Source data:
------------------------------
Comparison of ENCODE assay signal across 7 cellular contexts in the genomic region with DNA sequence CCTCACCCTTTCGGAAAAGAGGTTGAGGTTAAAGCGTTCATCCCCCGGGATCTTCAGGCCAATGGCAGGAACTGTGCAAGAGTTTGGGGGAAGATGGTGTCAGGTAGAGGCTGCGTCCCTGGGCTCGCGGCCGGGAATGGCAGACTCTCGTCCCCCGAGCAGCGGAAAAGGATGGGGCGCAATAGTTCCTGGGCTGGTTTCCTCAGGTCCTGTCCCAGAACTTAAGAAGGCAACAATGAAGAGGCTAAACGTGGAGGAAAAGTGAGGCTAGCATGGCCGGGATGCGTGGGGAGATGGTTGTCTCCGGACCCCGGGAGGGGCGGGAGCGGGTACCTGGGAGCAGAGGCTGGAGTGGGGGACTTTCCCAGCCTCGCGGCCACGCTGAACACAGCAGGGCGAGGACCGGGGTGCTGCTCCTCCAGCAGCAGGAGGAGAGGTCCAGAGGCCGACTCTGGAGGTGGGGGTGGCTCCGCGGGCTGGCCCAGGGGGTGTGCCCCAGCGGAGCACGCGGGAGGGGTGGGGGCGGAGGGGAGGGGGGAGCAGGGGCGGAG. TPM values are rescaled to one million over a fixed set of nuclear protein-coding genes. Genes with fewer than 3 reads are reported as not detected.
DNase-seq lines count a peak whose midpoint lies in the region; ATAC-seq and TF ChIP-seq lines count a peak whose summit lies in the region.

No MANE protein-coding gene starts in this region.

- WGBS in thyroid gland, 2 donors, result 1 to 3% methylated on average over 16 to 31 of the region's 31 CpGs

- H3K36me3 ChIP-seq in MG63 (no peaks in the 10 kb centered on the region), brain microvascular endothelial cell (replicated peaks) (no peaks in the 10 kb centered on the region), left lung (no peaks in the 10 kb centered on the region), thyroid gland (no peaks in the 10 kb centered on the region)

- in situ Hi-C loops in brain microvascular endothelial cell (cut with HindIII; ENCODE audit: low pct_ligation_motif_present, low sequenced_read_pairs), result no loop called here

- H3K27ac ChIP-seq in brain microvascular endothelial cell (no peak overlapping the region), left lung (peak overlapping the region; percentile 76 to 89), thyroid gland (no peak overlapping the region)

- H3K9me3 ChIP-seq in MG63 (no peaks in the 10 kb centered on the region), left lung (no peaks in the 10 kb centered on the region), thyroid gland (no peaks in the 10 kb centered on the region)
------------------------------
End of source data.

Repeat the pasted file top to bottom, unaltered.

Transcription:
Comparison of ENCODE assay signal across 7 cellular contexts in the genomic region with DNA sequence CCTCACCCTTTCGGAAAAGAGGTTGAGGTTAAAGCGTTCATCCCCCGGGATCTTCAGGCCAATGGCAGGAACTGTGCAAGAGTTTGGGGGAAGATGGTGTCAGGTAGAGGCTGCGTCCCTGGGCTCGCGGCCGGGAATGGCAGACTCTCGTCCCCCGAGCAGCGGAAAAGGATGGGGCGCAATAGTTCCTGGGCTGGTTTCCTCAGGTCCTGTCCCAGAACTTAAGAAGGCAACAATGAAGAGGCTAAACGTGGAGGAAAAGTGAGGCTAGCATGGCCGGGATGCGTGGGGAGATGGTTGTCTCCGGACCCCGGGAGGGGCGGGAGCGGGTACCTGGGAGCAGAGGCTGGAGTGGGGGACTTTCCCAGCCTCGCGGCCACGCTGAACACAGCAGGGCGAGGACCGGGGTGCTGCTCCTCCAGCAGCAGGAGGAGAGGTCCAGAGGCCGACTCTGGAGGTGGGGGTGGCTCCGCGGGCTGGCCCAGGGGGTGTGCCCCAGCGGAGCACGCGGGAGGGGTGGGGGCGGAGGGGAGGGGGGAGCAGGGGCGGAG. TPM values are rescaled to one million over a fixed set of nuclear protein-coding genes. Genes with fewer than 3 reads are reported as not detected.
DNase-seq lines count a peak whose midpoint lies in the region; ATAC-seq and TF ChIP-seq lines count a peak whose summit lies in the region.

No MANE protein-coding gene starts in this region.

- WGBS in thyroid gland, 2 donors, result 1 to 3% methylated on average over 16 to 31 of the region's 31 CpGs

- H3K36me3 ChIP-seq in MG63 (no peaks in the 10 kb centered on the region), brain microvascular endothelial cell (replicated peaks) (no peaks in the 10 kb centered on the region), left lung (no peaks in the 10 kb centered on the region), thyroid gland (no peaks in the 10 kb centered on the region)

- in situ Hi-C loops in brain microvascular endothelial cell (cut with HindIII; ENCODE audit: low pct_ligation_motif_present, low sequenced_read_pairs), result no loop called here

- H3K27ac ChIP-seq in brain microvascular endothelial cell (no peak overlapping the region), left lung (peak overlapping the region; percentile 76 to 89), thyroid gland (no peak overlapping the region)

- H3K9me3 ChIP-seq in MG63 (no peaks in the 10 kb centered on the region), left lung (no peaks in the 10 kb centered on the region), thyroid gland (no peaks in the 10 kb centered on the region)